Poem of the Week

The Pill

Sarah Wolfson

I am offered a pill. My grandmother was not

offered a pill. She died of cancer. She couldn’t

go to art school. It was the Depression. I went

to art school. It was the Nineties. She had the gene.

We may all have the gene. It got to her, the gene.

She ignored the signs. She didn’t know. There were signs,

but she didn’t know. How could she know? The day after

she was gone, I saw her mattress. A vast white canvas.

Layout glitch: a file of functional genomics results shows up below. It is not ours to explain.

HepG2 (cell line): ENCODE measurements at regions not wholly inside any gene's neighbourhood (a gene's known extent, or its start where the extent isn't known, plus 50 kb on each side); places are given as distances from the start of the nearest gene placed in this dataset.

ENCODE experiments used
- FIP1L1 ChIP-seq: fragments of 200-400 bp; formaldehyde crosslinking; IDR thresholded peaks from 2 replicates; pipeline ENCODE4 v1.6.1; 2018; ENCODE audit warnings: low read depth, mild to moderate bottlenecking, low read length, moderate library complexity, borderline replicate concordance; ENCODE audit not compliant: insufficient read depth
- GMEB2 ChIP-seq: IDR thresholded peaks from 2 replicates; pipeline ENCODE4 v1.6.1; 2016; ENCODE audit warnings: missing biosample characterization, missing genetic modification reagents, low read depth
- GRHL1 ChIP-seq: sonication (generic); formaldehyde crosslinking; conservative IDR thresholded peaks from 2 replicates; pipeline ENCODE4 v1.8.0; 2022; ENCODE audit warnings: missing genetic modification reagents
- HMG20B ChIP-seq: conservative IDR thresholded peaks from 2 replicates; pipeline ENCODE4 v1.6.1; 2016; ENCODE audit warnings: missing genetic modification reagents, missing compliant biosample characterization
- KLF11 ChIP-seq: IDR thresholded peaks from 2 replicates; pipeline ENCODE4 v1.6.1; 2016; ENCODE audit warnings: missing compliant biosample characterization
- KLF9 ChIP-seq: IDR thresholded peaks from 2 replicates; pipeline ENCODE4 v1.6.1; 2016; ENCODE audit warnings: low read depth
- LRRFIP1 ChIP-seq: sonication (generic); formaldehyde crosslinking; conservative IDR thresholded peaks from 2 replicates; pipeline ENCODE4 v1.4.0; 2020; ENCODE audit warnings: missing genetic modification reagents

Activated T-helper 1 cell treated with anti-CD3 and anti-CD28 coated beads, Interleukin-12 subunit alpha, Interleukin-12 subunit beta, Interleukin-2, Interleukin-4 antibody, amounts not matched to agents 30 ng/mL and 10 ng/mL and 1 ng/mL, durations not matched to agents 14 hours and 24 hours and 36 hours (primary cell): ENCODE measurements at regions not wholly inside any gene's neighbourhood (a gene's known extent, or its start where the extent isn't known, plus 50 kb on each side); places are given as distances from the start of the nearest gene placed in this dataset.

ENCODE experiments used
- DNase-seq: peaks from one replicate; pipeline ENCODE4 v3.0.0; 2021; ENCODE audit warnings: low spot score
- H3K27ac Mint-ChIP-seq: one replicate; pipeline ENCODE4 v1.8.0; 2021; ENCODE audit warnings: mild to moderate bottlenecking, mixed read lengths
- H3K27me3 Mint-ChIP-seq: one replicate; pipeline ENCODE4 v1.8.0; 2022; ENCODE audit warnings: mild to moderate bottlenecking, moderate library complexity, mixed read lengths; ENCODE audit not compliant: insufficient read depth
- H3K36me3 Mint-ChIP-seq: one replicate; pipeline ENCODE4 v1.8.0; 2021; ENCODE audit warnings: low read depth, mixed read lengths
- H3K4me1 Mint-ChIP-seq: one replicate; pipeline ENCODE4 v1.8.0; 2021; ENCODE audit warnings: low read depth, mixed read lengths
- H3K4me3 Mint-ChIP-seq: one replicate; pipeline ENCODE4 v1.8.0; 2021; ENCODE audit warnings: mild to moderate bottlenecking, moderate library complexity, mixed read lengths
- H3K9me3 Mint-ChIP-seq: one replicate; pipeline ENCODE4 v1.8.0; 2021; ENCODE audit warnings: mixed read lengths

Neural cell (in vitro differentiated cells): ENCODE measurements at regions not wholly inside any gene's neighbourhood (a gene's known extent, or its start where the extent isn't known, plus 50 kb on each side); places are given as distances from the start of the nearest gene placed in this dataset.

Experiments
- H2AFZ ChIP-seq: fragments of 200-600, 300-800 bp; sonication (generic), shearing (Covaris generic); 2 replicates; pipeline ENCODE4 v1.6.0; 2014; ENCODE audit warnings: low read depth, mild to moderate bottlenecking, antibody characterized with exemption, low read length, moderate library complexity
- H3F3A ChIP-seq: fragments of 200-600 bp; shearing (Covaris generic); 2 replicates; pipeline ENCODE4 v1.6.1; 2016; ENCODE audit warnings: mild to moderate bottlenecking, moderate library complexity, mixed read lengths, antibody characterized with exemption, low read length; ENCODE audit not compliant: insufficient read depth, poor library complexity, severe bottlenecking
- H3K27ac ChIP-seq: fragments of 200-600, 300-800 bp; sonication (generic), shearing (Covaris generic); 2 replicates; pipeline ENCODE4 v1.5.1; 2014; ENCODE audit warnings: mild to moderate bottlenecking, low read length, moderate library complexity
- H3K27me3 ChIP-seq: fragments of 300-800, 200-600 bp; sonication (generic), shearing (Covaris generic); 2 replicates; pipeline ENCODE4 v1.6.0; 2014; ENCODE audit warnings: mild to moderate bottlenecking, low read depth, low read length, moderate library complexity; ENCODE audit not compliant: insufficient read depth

A month earlier, a child had been bouncing there. Bouncing

near her living body, on a quilt riddled with shapes and colors.

A quilt of joy and suffering. That bouncing the only way

she knew that child. She’d had some chances, but she barely

knew many things. She didn’t know. And then she knew

all at once. Too much. We didn’t know anything. We all

stood around not knowing. We stood around not knowing

but trying, trying to get into art school. Trying

to ignore the pains in the various parts of all of us.

Sarah Wolfson is the author of A Common Name for Everything, which won the A.M. Klein Prize for Poetry. Originally from Vermont, she now lives in Montreal, where she teaches creative writing at McGill University.
Originally published:
November 29, 2023



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